seek and you shall find
- @STEPD0C bingo 4 hours ago
- Shallow I know, but there's something about an author photo when the author has a cigarette in her/his fingers. https://t.co/senFa3CJMw 6 hours ago
- @jodylouise @MatthewSoerens @worldstorycast @ijeomaumebinyuo Many thanks! 6 hours ago
What will my great tragedy be? The one that will knock on my door and demand all my mettle. God knows there have been plenty of lessers, and I could think they all add up to cut a tragic figure. But I don’t. I still wait for the one, the definer. I don’t obsess over this, I’m committed to enjoying each fresh day. But I do keep my third ear cocked for the door. Maybe I read the Bible too much early on, then too much Joseph Campbell later on. Both texts cast quite the vision. And some scripts are quite impossible to shake.
Some nights all I need is the neighbor’s porchlight to dance through nervous aspen leaves. Seeing this morse code causes me to fall asleep with hope as the last thing on my mind. Thinking that jim-dandy word causes me to dream of my children’s future, and of my place in it.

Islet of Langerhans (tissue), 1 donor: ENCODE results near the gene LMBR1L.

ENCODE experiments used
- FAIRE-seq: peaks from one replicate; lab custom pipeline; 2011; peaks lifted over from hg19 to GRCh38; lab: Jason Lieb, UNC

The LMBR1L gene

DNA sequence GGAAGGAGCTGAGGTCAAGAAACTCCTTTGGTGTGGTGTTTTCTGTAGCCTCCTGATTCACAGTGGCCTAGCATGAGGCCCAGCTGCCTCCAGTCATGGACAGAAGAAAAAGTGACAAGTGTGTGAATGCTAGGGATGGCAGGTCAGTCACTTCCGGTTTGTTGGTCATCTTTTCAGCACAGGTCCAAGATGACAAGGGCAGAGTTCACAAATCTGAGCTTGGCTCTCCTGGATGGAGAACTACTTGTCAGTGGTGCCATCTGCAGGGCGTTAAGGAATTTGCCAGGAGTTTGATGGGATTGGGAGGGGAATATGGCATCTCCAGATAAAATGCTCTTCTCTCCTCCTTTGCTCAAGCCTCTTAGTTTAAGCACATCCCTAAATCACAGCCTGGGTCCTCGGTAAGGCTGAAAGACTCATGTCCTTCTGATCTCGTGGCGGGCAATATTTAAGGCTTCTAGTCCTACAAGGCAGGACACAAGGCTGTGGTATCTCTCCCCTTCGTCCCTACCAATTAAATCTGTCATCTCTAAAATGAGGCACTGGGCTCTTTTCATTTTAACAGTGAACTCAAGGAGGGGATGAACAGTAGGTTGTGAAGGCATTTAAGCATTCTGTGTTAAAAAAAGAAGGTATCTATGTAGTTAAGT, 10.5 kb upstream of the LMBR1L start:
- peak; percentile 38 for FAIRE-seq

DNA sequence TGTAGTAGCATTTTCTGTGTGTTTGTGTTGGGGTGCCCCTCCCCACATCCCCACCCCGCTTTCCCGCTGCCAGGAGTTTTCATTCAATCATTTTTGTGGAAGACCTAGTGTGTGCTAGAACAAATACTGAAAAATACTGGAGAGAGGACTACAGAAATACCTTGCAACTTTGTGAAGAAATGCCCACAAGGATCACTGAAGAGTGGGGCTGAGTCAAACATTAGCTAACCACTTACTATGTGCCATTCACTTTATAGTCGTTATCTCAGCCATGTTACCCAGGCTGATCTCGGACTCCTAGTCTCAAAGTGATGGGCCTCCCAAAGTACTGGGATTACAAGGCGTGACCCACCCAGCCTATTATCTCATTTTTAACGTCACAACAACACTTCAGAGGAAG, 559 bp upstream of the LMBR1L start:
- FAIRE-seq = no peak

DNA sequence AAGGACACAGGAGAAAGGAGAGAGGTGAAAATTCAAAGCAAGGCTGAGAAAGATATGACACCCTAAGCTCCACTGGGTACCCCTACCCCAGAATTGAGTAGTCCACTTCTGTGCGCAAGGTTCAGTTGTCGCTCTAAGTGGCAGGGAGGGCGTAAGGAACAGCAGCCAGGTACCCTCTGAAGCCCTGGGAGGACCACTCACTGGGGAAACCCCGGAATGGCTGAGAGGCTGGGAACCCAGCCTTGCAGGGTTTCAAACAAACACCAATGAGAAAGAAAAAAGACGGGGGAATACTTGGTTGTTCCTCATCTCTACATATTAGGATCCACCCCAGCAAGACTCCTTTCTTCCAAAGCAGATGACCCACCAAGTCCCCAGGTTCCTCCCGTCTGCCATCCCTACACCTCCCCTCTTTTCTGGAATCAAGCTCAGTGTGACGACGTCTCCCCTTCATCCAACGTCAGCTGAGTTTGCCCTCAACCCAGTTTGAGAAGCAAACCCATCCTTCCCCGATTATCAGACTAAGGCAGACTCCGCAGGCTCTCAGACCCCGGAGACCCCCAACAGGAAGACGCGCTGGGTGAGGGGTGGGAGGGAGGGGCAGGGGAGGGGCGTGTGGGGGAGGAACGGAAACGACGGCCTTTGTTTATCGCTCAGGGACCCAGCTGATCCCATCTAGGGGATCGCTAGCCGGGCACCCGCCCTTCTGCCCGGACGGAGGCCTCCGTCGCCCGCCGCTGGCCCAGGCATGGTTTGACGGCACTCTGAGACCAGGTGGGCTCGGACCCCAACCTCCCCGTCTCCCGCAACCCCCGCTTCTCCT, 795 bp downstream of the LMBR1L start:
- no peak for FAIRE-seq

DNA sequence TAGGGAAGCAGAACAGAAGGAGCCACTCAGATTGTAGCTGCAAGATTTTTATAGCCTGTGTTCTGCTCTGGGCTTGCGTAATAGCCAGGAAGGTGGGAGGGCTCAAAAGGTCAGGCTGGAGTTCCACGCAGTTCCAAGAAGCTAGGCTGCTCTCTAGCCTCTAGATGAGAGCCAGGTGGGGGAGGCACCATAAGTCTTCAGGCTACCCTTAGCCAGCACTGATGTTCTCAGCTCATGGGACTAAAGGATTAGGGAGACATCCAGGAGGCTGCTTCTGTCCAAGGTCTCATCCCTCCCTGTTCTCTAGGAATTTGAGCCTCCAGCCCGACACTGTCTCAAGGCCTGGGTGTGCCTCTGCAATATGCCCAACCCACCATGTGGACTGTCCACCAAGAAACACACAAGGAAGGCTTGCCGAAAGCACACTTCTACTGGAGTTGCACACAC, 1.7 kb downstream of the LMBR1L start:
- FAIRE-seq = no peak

He told her she was so lovely. No sooner had this honesty left his lips than a mob gathered grabbing hammers and nails to crucify. Tell her she’s smart. Tell her she’s strong. Tell her she’s brave. Tell her anything but she’s lovely. He outran them, this time, and found a park bench hidden in a pocket of pines and scrub oak protected by the voices of a thousand birds. He told the pines and the scrub oak and the birds they were so lovely for that is what his only eyes told him was true. And their happiness seemed transparent.
There is no way to plan for it. It comes suddenly, THAT MOMENT. And you are then rendered fragile. The surprise is much like a man cutting himself after years of perfect shaves. I mean, what man plans to do that? Exactly. But suddenly the taste of mortality runs red down his neck and in THAT MOMENT he knows, even if he is commonly dull, that his footing in this world is no longer sure. THAT MOMENT, while shock, can be salvation if he’ll swallow it. For it holds sudden forgiveness, not only for himself but others. Then he can descend. He is not a god. He is vincible.